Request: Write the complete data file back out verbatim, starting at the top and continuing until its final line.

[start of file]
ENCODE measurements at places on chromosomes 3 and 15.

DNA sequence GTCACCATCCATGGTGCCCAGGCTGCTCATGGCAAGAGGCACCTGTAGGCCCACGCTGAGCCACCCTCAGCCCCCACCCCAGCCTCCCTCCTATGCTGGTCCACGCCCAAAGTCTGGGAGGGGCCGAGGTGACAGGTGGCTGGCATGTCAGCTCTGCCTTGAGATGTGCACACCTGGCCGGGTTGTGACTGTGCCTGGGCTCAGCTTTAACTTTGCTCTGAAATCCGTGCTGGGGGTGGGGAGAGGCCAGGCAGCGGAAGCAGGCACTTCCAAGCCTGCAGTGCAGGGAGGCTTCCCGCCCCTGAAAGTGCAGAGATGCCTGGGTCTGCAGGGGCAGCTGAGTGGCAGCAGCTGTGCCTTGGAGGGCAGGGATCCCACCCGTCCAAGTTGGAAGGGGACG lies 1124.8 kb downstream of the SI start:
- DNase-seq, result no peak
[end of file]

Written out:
ENCODE measurements at places on chromosomes 3 and 15.

DNA sequence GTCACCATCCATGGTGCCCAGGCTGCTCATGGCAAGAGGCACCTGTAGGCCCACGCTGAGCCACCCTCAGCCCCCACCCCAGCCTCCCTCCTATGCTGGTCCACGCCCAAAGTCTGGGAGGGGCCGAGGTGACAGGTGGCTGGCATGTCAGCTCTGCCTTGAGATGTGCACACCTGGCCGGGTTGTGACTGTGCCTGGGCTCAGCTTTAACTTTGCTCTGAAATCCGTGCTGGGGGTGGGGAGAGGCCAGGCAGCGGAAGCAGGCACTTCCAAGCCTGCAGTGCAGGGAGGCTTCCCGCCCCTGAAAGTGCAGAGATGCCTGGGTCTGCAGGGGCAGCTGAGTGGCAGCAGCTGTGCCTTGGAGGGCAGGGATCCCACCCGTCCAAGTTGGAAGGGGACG lies 1124.8 kb downstream of the SI start:
- DNase-seq, result no peak